The three most prominent current candidates for mayor of St. Petersburg – Wengay Newton, Darden Rice and Ken Welch – said this week that the next mayor, not current Mayor Rick Kriseman, should make the final decision on a plan to redevelop Tropicana Field.
Kriseman has narrowed the field of developers who made proposals for the redevelopment project to four and, clashing with the City Council, hired a consultant without their approval to evaluate the proposals.
In interviews this week, Newton said Kriseman won’t be able to negotiate effectively with the Tampa Bay Rays because he’s “a lame duck” mayor, who’ll leave office after the Nov. 2 mayoral election.
Rice said Kriseman “is running out of time” to finalize plans for the redevelopment and added, “It makes no sense to me to move forward when we don’t know what the Rays are going to do.”
And Welch said the groundwork that’s been laid by the current administration won’t go to waste, but, “Considering time and logistics at this point, the council’s position and the impasse with the Rays, my view is it’s going to fall to the next mayor.”
Welch and Newton also both said the city should have some certainty about the Rays’ plans before making a decision on the project.
The three all expressed skepticism about heavy public spending for a new stadium.
Welch said any public money should come only from the hotel bed tax, not property taxes; Rice said any public spending should come only if there are “very clear public benefits” in the proposal, in accord with a new policy developed by the council.
Newton said the city can do better than the Rays’ proposal for a stadium two-thirds funded by public money – “They’re doing that because they know they’re dealing with a lame duck mayor.”
Differences among the three leading candidates were mostly on nuance and details.
Rice said she’s undecided about the Rays’ proposal to split their home seasons between the Tampa Bay area and Montreal, but that the public “will let us know pretty clearly how they feel about the idea.”
Welch and Newton both said they were open to the split season idea, but with conditions.
Newton said the city should have full, no-cost use of the stadium when the Rays weren’t using it, unlike the current arrangement which restricts other uses. Welch said he believes the poor rollout of the idea by the Rays soured the public on it, but that it could have benefits for the area similar to those of spring training.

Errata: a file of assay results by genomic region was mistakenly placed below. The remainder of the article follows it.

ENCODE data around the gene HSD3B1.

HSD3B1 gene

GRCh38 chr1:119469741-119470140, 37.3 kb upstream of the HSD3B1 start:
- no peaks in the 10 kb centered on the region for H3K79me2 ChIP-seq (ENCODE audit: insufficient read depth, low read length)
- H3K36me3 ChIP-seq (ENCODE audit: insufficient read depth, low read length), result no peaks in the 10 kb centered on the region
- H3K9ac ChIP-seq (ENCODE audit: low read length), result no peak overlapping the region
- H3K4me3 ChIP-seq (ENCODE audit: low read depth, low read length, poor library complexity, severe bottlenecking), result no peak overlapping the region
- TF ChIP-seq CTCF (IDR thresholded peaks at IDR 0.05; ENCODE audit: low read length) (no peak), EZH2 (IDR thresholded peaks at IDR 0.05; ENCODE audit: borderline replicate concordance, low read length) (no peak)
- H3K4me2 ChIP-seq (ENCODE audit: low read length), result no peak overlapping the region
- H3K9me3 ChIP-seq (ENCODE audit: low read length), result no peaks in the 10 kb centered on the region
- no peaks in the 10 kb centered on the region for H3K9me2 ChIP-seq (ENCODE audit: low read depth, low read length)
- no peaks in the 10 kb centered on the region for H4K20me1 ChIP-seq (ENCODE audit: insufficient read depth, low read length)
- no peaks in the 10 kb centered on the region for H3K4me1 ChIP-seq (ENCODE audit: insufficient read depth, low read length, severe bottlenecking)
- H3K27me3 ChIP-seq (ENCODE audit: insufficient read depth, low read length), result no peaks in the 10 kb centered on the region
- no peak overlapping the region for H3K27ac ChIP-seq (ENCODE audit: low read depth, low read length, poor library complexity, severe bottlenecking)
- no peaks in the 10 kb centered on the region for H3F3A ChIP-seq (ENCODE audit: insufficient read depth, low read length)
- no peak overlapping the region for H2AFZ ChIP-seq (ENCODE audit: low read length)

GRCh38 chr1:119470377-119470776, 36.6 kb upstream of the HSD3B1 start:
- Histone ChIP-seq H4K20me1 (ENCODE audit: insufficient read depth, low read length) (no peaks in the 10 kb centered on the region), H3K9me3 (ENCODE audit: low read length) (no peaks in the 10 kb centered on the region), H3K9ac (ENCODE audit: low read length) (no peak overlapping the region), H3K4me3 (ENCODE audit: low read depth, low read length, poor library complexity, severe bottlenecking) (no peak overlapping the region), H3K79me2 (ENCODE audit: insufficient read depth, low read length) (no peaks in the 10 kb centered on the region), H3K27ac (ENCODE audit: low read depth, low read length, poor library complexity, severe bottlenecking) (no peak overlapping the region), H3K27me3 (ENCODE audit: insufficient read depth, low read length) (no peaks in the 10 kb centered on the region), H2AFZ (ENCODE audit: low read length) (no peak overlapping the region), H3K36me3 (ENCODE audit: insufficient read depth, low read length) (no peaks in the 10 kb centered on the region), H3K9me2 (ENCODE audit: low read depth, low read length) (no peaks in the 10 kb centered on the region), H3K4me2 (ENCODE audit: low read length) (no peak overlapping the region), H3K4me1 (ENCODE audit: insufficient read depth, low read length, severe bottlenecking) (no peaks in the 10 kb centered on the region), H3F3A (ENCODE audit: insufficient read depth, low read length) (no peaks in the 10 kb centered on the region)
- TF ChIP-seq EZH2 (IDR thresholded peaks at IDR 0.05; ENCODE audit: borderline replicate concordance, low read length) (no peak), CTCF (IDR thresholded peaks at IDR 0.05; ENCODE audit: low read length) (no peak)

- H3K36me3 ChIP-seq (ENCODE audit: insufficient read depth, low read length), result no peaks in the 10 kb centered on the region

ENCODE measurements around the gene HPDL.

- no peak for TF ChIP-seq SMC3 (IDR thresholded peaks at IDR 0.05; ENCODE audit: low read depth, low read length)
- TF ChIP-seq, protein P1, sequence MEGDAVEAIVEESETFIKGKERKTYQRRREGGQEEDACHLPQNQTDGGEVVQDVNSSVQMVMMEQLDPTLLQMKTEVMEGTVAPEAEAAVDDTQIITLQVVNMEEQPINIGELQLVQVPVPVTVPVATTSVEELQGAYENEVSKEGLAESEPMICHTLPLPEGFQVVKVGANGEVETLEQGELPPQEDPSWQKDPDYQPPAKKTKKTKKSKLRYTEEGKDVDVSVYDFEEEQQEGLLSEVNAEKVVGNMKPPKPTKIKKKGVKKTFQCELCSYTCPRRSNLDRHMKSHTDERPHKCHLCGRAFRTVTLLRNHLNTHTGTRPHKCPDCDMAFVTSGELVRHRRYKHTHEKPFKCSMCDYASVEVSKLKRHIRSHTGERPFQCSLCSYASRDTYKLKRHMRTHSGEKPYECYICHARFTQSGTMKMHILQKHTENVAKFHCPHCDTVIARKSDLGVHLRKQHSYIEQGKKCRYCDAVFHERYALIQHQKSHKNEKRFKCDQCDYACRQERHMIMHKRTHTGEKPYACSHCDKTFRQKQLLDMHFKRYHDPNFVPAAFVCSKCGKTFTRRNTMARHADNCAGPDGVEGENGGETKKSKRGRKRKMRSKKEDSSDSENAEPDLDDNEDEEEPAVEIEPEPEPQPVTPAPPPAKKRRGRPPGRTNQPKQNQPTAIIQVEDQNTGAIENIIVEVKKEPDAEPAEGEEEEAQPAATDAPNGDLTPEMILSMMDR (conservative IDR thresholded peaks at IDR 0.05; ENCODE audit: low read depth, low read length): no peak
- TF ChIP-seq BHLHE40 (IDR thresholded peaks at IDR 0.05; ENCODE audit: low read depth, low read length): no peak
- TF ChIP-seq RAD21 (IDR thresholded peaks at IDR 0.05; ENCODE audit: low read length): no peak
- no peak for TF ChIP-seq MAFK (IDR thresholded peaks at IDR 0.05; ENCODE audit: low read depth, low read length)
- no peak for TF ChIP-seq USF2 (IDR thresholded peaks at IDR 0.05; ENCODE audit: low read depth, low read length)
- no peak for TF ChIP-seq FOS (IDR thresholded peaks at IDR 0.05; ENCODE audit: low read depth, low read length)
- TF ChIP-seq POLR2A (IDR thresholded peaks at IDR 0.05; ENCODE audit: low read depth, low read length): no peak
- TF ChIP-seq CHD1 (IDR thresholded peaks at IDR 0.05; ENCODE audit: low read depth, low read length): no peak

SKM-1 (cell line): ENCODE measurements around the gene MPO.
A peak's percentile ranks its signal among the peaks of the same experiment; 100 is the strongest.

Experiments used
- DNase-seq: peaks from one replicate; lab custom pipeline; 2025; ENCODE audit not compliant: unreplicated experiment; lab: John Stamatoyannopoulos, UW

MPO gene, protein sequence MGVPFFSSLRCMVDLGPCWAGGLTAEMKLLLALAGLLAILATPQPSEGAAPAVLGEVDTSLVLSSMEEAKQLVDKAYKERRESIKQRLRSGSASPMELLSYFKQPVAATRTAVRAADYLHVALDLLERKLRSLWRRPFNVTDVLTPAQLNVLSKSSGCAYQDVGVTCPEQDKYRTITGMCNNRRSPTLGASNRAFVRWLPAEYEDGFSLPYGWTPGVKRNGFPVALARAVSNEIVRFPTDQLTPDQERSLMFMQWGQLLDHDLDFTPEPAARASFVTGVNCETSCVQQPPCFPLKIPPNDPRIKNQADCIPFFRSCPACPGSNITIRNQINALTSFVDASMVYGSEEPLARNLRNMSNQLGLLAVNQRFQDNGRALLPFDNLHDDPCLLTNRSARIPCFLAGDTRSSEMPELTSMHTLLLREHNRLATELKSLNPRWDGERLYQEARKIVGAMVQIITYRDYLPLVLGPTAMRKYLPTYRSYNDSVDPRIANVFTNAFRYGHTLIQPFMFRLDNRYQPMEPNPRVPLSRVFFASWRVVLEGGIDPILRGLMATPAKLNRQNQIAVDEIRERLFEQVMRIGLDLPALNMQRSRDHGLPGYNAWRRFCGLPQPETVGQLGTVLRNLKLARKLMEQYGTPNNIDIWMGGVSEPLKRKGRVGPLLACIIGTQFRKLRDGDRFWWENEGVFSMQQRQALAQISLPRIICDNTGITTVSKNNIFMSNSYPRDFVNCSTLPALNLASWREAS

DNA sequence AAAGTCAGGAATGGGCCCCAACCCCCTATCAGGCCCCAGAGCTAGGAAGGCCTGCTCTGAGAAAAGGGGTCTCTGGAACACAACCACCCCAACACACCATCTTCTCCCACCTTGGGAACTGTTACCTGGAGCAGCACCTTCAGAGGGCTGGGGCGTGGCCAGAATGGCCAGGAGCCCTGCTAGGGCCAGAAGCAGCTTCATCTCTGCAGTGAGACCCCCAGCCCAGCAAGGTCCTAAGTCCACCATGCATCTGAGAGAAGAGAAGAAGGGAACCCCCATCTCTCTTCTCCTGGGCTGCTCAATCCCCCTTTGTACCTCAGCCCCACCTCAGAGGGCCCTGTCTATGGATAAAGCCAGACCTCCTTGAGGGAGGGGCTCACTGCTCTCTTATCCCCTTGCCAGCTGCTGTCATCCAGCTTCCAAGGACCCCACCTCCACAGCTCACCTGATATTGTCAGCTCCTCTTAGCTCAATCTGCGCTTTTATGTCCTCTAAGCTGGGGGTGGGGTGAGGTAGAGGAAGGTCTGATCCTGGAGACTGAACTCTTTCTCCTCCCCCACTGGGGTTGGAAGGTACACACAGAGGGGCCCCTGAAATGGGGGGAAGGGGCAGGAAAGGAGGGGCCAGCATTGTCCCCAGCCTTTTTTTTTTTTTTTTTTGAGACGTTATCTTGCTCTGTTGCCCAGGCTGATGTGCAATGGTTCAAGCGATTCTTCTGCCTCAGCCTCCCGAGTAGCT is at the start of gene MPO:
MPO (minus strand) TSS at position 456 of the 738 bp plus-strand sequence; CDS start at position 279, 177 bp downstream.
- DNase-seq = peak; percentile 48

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Welch noted that because of changes in baseball viewing habits during the pandemic, “A smaller, boutique stadium has a lot of upside.” He said an expensive new stadium failed to solve the Miami Marlins’ attendance problem and might not solve the problem here.
Rice emphasized that the character of the new development should match “the authenticity and vibe” of St. Petersburg, while “creating an economic engine for the whole city but also for the Black community historically centered in that community.”
“It should be accessible and fun for everyone, including green space, not a gleaming metropolis of shiny buildings isolated from the rest of the city.”
In what sounded like an implicit criticism of Kriseman’s approach to the negotiations, Rice said, “It’s not my style to land broadsides in the press — my leadership style is cooperative.”
Welch emphasized the need for renewal of the former Black community in the Gas Plant area, displaced for the stadium and Interstate 275, noting his grandfather’s lumberyard and his uncle’s Prayer Tower church, among the homes, businesses and institutions lost. The community, he said, hasn’t been compensated.
“That is, in my view, sacred ground that was given to the city in pursuit of economic development and jobs, not just baseball,” he said.
Newton contended that his experience as a state House member former City Council member would give him an edge in negotiating state participation in the deal with state government officials, including the governor and House leadership, and in negotiating with the Rays. He said the council and city attorneys should be involved in the negotiations.
Labor council neutral in mayoral primary
The AFL-CIO’s West Central Florida Labor Council, an umbrella group of most of the area’s largest unions, will stay neutral in the St. Petersburg mayor’s race, at least until the primary.
Members of the council were concerned that the field of candidates may not yet be complete, and felt the three most prominent candidates — Newton, Rice and Welch — are all labor-friendly Democrats, said council treasurer and spokeswoman Cheryl Schroeder.
“One of the discussion items is that we would be well served by any of the three,” she said. “So without really knowing where the field is, we’re prepared to let the race play out in the primary and reevaluate after the primary.”
The council held screening interview in April, with candidates Newton, Rice, Welch and Marcile Powers participating.
The council’s member unions are free to endorse independently. Among the larger groups that may be interested in the race are building trades, which interact with the city over construction regulations and other matters.
Local reps vote to oust Cheney
Two of the three Republican Congress members representing Pinellas and Hillsborough counties, Gus Bilirakis of Palm Harbor and Vern Buchanan of Longboat Key, both said this week they voted with the majority of the GOP House caucus to oust Rep. Liz Cheney of Wyoming from her leadership position.
The third, Rep. Scott Franklin of Lakeland, declined to say how he voted in the secret ballot.
In a statement from his office, Bilirakis said he looks forward “to working with a GOP Conference chair who shares my views, and will work in unison with me and my colleagues,” and then criticized what he called the “leftist dysfunction” of the Biden administration.
Buchanan said he supports “a unified leadership team that shares a forward-looking vision.”